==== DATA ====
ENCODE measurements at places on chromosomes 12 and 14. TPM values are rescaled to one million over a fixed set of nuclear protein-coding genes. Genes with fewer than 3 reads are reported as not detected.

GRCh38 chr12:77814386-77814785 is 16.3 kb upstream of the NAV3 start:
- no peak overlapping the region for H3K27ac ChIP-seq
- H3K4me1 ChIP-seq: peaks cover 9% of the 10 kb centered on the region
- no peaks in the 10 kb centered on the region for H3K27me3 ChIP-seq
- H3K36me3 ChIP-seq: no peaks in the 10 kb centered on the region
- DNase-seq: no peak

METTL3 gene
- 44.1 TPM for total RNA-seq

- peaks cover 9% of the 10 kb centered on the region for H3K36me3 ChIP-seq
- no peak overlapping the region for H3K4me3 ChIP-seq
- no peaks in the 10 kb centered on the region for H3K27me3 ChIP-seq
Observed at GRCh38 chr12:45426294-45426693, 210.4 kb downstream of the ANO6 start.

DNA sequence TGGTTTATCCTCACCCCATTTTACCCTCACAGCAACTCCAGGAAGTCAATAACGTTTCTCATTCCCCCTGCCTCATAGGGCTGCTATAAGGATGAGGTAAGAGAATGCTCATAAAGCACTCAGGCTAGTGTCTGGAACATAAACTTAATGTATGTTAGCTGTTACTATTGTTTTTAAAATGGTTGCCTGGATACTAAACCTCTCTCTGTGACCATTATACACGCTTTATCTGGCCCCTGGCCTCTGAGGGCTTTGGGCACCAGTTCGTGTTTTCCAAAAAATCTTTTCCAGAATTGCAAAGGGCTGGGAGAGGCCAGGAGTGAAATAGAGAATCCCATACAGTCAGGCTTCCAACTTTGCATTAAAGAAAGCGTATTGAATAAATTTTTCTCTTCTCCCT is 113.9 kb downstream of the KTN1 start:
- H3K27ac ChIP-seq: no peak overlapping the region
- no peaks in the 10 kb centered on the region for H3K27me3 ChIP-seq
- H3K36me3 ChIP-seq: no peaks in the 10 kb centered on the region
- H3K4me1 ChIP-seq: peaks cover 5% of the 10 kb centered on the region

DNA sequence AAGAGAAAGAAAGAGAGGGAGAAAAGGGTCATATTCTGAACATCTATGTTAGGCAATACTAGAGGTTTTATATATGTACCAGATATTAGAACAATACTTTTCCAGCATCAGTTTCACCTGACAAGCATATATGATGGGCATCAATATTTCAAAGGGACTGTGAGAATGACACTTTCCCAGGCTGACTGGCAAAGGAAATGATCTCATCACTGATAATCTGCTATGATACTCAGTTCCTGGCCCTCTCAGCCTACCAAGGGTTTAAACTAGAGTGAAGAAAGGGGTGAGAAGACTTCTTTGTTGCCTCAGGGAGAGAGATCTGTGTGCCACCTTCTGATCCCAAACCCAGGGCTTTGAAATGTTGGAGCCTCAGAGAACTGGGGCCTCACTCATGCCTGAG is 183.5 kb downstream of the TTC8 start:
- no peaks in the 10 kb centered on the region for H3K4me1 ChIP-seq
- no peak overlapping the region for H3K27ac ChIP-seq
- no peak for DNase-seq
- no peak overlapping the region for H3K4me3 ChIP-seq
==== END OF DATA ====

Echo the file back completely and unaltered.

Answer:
ENCODE measurements at places on chromosomes 12 and 14. TPM values are rescaled to one million over a fixed set of nuclear protein-coding genes. Genes with fewer than 3 reads are reported as not detected.

GRCh38 chr12:77814386-77814785 is 16.3 kb upstream of the NAV3 start:
- no peak overlapping the region for H3K27ac ChIP-seq
- H3K4me1 ChIP-seq: peaks cover 9% of the 10 kb centered on the region
- no peaks in the 10 kb centered on the region for H3K27me3 ChIP-seq
- H3K36me3 ChIP-seq: no peaks in the 10 kb centered on the region
- DNase-seq: no peak

METTL3 gene
- 44.1 TPM for total RNA-seq

- peaks cover 9% of the 10 kb centered on the region for H3K36me3 ChIP-seq
- no peak overlapping the region for H3K4me3 ChIP-seq
- no peaks in the 10 kb centered on the region for H3K27me3 ChIP-seq
Observed at GRCh38 chr12:45426294-45426693, 210.4 kb downstream of the ANO6 start.

DNA sequence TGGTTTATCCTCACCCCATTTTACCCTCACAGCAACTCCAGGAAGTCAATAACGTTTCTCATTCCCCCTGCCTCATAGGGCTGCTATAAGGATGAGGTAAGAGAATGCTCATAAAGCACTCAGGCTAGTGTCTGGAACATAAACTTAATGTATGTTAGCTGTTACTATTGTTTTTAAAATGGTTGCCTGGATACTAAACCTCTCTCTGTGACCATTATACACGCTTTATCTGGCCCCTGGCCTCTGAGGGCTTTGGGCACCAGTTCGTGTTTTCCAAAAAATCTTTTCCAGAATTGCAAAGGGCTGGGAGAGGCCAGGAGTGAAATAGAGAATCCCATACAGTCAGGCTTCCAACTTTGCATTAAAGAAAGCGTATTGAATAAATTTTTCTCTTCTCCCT is 113.9 kb downstream of the KTN1 start:
- H3K27ac ChIP-seq: no peak overlapping the region
- no peaks in the 10 kb centered on the region for H3K27me3 ChIP-seq
- H3K36me3 ChIP-seq: no peaks in the 10 kb centered on the region
- H3K4me1 ChIP-seq: peaks cover 5% of the 10 kb centered on the region

DNA sequence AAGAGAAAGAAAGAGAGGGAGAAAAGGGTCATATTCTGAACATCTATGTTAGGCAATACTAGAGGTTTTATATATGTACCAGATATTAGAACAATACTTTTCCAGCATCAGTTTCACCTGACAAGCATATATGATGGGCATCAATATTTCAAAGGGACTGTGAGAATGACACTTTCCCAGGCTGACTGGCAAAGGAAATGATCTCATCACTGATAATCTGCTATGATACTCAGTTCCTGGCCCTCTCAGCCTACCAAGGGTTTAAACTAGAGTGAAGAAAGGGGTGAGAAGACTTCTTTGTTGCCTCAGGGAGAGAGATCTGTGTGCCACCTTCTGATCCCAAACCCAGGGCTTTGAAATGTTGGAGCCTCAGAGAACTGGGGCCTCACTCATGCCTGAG is 183.5 kb downstream of the TTC8 start:
- no peaks in the 10 kb centered on the region for H3K4me1 ChIP-seq
- no peak overlapping the region for H3K27ac ChIP-seq
- no peak for DNase-seq
- no peak overlapping the region for H3K4me3 ChIP-seq